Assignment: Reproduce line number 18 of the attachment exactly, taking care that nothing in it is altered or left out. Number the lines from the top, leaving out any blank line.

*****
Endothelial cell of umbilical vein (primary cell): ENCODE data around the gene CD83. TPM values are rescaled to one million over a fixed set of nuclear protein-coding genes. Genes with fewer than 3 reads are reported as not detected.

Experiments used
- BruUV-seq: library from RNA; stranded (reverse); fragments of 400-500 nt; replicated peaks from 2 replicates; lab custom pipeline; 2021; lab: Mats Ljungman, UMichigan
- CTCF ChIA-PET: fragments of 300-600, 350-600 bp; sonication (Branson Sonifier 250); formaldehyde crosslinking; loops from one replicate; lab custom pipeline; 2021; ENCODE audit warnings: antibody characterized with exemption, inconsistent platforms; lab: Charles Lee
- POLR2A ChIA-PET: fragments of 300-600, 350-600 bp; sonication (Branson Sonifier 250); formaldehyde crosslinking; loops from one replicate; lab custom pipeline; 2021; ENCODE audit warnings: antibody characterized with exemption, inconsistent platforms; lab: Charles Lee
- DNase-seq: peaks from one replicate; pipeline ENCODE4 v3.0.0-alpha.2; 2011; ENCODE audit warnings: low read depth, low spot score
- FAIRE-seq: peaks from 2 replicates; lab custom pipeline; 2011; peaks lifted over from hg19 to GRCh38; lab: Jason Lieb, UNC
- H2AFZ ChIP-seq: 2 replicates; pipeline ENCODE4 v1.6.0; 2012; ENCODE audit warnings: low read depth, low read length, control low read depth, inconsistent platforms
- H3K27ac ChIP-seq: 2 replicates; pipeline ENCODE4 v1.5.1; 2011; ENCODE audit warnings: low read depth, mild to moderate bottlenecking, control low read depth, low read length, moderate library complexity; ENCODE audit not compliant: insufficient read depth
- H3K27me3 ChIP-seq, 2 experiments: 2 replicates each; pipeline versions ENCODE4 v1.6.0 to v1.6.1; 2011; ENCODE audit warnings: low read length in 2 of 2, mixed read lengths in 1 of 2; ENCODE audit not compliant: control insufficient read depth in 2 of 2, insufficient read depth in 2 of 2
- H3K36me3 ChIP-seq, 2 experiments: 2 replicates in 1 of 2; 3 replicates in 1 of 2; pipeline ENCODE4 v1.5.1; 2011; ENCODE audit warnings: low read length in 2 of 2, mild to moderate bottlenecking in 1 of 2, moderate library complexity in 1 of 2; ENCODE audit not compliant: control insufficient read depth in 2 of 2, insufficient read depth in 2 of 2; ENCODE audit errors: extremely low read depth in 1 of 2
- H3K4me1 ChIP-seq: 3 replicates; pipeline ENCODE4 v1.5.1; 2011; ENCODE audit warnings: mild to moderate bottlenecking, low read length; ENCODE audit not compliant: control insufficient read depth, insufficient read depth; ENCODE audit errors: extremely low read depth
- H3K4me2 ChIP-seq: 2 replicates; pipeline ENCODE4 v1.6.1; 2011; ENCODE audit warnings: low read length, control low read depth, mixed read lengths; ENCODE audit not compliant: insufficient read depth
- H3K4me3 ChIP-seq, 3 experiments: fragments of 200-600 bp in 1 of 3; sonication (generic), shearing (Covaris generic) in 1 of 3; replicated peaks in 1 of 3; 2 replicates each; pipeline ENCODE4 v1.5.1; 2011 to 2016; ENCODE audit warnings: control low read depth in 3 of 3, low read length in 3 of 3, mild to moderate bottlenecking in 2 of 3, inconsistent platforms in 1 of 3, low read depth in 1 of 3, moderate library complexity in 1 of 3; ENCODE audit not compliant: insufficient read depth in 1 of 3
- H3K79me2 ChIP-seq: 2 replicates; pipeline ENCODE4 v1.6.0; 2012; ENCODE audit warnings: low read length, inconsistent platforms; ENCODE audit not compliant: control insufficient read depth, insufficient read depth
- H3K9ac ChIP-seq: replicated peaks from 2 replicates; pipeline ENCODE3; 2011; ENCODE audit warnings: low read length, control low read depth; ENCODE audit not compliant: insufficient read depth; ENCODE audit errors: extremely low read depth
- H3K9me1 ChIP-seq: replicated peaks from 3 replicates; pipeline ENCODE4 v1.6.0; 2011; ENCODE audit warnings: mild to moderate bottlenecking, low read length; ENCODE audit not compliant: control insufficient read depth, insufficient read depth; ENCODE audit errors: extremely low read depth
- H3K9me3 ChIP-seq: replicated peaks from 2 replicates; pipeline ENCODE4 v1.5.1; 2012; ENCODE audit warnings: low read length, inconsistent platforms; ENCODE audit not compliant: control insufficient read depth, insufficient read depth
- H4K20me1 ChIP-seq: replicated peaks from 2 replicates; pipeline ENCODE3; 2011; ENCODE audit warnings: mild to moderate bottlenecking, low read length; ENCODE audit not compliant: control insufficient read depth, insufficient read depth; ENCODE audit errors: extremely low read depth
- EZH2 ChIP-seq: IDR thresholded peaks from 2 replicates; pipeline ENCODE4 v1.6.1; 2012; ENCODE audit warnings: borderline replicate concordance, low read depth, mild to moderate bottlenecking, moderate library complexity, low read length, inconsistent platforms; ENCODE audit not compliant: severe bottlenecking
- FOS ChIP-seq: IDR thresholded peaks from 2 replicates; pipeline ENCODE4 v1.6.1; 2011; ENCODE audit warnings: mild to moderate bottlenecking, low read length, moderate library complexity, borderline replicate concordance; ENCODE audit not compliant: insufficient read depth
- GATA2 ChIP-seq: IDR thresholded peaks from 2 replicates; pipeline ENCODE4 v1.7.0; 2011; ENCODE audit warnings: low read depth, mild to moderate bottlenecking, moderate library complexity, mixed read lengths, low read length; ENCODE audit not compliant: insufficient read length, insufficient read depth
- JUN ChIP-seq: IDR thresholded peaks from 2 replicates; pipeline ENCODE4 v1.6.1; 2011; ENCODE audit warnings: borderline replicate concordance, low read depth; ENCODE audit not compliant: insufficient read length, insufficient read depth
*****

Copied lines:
- H3K9me3 ChIP-seq: replicated peaks from 2 replicates; pipeline ENCODE4 v1.5.1; 2012; ENCODE audit warnings: low read length, inconsistent platforms; ENCODE audit not compliant: control insufficient read depth, insufficient read depth